Article Title



Hunter L. Frisk1, Alicia L. Thone1, Randall L. Jensen FACSM2, and William P. Ebben1

Lakeland University, Plymouth WI; Northern Michigan University, Marquette, MI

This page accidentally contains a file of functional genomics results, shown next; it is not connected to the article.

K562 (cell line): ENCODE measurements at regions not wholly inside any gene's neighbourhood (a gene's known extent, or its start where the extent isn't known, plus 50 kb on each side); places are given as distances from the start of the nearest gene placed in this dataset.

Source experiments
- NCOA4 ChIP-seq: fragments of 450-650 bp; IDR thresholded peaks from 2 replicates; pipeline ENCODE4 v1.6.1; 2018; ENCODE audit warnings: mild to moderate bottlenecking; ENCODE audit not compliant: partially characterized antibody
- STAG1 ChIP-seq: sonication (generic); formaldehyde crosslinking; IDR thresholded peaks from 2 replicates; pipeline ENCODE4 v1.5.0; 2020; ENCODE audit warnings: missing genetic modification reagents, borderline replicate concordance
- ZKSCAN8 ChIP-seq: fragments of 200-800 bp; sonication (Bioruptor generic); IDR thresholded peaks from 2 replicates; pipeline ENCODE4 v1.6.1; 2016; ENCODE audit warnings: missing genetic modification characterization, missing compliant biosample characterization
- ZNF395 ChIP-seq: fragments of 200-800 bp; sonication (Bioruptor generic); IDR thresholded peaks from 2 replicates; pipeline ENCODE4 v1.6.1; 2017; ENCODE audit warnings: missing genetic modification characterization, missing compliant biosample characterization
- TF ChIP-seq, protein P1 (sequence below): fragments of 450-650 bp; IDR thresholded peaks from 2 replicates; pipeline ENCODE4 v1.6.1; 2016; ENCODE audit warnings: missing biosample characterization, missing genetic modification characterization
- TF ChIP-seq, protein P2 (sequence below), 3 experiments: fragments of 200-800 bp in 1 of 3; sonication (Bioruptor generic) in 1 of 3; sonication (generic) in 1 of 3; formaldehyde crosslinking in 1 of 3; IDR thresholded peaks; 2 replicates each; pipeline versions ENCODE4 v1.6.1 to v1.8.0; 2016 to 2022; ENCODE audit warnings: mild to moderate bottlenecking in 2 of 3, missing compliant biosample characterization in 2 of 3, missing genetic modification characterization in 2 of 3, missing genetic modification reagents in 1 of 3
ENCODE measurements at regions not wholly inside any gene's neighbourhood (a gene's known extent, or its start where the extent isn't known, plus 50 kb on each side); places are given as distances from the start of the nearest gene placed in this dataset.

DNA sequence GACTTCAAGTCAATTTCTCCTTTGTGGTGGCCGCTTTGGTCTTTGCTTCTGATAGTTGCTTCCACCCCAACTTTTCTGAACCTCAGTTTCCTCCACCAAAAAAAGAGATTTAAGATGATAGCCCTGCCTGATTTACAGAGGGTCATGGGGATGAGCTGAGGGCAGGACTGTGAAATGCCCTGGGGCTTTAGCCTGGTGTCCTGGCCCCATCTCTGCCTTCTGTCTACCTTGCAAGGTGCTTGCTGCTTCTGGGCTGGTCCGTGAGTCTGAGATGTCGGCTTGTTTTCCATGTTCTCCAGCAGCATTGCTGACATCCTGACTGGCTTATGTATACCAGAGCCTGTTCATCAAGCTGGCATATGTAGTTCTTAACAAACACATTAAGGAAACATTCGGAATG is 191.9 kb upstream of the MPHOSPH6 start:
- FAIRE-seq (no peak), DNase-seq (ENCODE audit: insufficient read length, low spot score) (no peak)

A variety of biomechanical factors, experience level, and training specificity may influence sprinting acceleration. PURPOSE: This study evaluated kinetic and kinematic variables during the early acceleration phase of sprinting with an acceleration ladder. METHODS: Ten women (age = 19.3 ± 1.06 years) and ten men (age = 20.01 ± 0.99 years) served as subjects and provided written consent. The study was approved by the Institutional Review Board. Subjects performed 10-meter sprints in sprinter (SP) and standing (ST) start conditions, across two flush-mounted force platforms in series, using an acceleration ladder. Subject’s horizontal ground reaction force (H-GRF), vertical ground reaction force (V-GRF), H-GRF to V-GRF ratio (H:V), time between steps, stride frequency, and speed were assessed. Pearson’s correlation coefficients were used to determine the relationship between sprinting velocity during each start condition and H-GRF, V-GRF, H:V, time between steps, average stride frequency (SF), duration of foot contact, and stride distance, between steps and across all four steps. RESULTS: For the SP start condition, significant (p ≤ 0.05) correlations were found between the overall velocity of the four steps and H-GRF (r = -0.46), V-GRF (r = -0.71), H:V (r = 0.46), and step distances between the third to fourth step (r = 0.65). For the ST start condition, significant (p ≤ 0.05) correlations were found between the overall velocity of the four steps and V-GRF (r = -0.51), SF (r = -0.92), and foot contact duration (r = -0.56). No other significant correlations (p ≥ 0.05) were found. CONCLUSION: Training the optimal ratio of H-GRF to V-GRF seems to be more important than the magnitude of force in either plane, since H-GRF and V-GRF were not positively correlated with sprint velocity, but H:V was for the sprint start. While longer foot contact time theoretically would facilitate greater force production, predictably the duration of foot contact was negatively correlated with velocity. Additionally, high stride frequency and step distances that are too short impair velocity. Athletes should be trained to develop brief foot contact time and use sufficient step distance when sprinting with acceleration ladders. Acceleration ladders configured with rung spacing that is too close likely inhibits optimal sprinting velocity.

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